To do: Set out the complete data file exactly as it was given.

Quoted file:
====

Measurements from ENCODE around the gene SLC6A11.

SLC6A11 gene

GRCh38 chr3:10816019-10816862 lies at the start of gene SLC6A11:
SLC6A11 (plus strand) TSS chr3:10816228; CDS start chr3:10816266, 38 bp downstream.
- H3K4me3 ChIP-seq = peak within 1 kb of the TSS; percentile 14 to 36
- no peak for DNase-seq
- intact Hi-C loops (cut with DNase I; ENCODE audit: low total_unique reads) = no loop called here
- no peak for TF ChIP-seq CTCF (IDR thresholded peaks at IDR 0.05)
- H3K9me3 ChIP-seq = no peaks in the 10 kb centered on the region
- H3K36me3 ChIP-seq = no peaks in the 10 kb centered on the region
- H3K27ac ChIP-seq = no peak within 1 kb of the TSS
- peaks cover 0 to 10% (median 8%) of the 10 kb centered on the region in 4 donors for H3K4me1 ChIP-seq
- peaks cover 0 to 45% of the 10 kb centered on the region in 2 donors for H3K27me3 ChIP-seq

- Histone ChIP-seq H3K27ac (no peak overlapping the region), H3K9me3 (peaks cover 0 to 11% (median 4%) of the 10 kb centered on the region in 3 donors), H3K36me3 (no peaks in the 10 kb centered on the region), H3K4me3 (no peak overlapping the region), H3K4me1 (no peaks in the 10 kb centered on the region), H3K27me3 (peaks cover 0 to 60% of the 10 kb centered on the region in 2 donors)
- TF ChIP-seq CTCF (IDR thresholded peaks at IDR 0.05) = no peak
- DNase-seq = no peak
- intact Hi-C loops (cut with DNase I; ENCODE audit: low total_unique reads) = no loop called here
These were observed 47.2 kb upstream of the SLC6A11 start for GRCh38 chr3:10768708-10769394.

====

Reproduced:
Measurements from ENCODE around the gene SLC6A11.

SLC6A11 gene

GRCh38 chr3:10816019-10816862 lies at the start of gene SLC6A11:
SLC6A11 (plus strand) TSS chr3:10816228; CDS start chr3:10816266, 38 bp downstream.
- H3K4me3 ChIP-seq = peak within 1 kb of the TSS; percentile 14 to 36
- no peak for DNase-seq
- intact Hi-C loops (cut with DNase I; ENCODE audit: low total_unique reads) = no loop called here
- no peak for TF ChIP-seq CTCF (IDR thresholded peaks at IDR 0.05)
- H3K9me3 ChIP-seq = no peaks in the 10 kb centered on the region
- H3K36me3 ChIP-seq = no peaks in the 10 kb centered on the region
- H3K27ac ChIP-seq = no peak within 1 kb of the TSS
- peaks cover 0 to 10% (median 8%) of the 10 kb centered on the region in 4 donors for H3K4me1 ChIP-seq
- peaks cover 0 to 45% of the 10 kb centered on the region in 2 donors for H3K27me3 ChIP-seq

- Histone ChIP-seq H3K27ac (no peak overlapping the region), H3K9me3 (peaks cover 0 to 11% (median 4%) of the 10 kb centered on the region in 3 donors), H3K36me3 (no peaks in the 10 kb centered on the region), H3K4me3 (no peak overlapping the region), H3K4me1 (no peaks in the 10 kb centered on the region), H3K27me3 (peaks cover 0 to 60% of the 10 kb centered on the region in 2 donors)
- TF ChIP-seq CTCF (IDR thresholded peaks at IDR 0.05) = no peak
- DNase-seq = no peak
- intact Hi-C loops (cut with DNase I; ENCODE audit: low total_unique reads) = no loop called here
These were observed 47.2 kb upstream of the SLC6A11 start for GRCh38 chr3:10768708-10769394.